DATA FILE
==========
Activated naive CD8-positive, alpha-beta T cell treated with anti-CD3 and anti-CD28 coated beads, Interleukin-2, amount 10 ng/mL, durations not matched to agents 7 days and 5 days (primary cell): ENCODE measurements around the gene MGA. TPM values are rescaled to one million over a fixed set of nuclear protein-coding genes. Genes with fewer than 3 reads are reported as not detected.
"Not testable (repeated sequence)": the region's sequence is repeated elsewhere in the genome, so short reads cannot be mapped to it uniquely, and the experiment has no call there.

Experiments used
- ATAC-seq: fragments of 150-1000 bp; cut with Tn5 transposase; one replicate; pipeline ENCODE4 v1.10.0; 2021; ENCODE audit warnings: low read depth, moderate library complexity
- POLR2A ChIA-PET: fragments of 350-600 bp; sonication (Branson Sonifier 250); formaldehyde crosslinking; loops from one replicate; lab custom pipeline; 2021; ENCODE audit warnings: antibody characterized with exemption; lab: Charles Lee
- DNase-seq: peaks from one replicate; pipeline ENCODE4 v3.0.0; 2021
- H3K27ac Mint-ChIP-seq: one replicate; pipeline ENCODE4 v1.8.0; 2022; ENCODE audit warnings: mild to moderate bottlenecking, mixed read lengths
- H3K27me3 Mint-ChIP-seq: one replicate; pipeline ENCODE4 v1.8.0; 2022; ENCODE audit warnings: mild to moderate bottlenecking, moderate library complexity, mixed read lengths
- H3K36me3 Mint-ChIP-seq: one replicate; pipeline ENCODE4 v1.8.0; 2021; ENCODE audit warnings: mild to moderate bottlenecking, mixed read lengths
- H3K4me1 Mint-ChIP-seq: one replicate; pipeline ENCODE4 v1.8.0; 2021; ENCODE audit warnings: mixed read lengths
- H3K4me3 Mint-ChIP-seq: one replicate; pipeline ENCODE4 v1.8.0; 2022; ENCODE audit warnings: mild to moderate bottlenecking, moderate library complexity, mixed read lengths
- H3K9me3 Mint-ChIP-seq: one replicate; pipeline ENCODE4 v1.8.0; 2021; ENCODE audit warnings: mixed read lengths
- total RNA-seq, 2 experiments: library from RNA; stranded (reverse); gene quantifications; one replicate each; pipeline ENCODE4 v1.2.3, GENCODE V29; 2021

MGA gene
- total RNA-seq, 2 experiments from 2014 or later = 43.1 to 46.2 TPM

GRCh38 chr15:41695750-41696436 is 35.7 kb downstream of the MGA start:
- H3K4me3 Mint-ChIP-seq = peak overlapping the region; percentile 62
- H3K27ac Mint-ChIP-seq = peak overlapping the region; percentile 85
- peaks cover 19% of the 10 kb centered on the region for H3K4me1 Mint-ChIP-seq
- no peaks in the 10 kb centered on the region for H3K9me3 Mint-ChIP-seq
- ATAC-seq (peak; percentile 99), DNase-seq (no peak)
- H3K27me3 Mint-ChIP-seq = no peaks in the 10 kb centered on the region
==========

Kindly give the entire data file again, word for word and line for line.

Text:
Activated naive CD8-positive, alpha-beta T cell treated with anti-CD3 and anti-CD28 coated beads, Interleukin-2, amount 10 ng/mL, durations not matched to agents 7 days and 5 days (primary cell): ENCODE measurements around the gene MGA. TPM values are rescaled to one million over a fixed set of nuclear protein-coding genes. Genes with fewer than 3 reads are reported as not detected.
"Not testable (repeated sequence)": the region's sequence is repeated elsewhere in the genome, so short reads cannot be mapped to it uniquely, and the experiment has no call there.

Experiments used
- ATAC-seq: fragments of 150-1000 bp; cut with Tn5 transposase; one replicate; pipeline ENCODE4 v1.10.0; 2021; ENCODE audit warnings: low read depth, moderate library complexity
- POLR2A ChIA-PET: fragments of 350-600 bp; sonication (Branson Sonifier 250); formaldehyde crosslinking; loops from one replicate; lab custom pipeline; 2021; ENCODE audit warnings: antibody characterized with exemption; lab: Charles Lee
- DNase-seq: peaks from one replicate; pipeline ENCODE4 v3.0.0; 2021
- H3K27ac Mint-ChIP-seq: one replicate; pipeline ENCODE4 v1.8.0; 2022; ENCODE audit warnings: mild to moderate bottlenecking, mixed read lengths
- H3K27me3 Mint-ChIP-seq: one replicate; pipeline ENCODE4 v1.8.0; 2022; ENCODE audit warnings: mild to moderate bottlenecking, moderate library complexity, mixed read lengths
- H3K36me3 Mint-ChIP-seq: one replicate; pipeline ENCODE4 v1.8.0; 2021; ENCODE audit warnings: mild to moderate bottlenecking, mixed read lengths
- H3K4me1 Mint-ChIP-seq: one replicate; pipeline ENCODE4 v1.8.0; 2021; ENCODE audit warnings: mixed read lengths
- H3K4me3 Mint-ChIP-seq: one replicate; pipeline ENCODE4 v1.8.0; 2022; ENCODE audit warnings: mild to moderate bottlenecking, moderate library complexity, mixed read lengths
- H3K9me3 Mint-ChIP-seq: one replicate; pipeline ENCODE4 v1.8.0; 2021; ENCODE audit warnings: mixed read lengths
- total RNA-seq, 2 experiments: library from RNA; stranded (reverse); gene quantifications; one replicate each; pipeline ENCODE4 v1.2.3, GENCODE V29; 2021

MGA gene
- total RNA-seq, 2 experiments from 2014 or later = 43.1 to 46.2 TPM

GRCh38 chr15:41695750-41696436 is 35.7 kb downstream of the MGA start:
- H3K4me3 Mint-ChIP-seq = peak overlapping the region; percentile 62
- H3K27ac Mint-ChIP-seq = peak overlapping the region; percentile 85
- peaks cover 19% of the 10 kb centered on the region for H3K4me1 Mint-ChIP-seq
- no peaks in the 10 kb centered on the region for H3K9me3 Mint-ChIP-seq
- ATAC-seq (peak; percentile 99), DNase-seq (no peak)
- H3K27me3 Mint-ChIP-seq = no peaks in the 10 kb centered on the region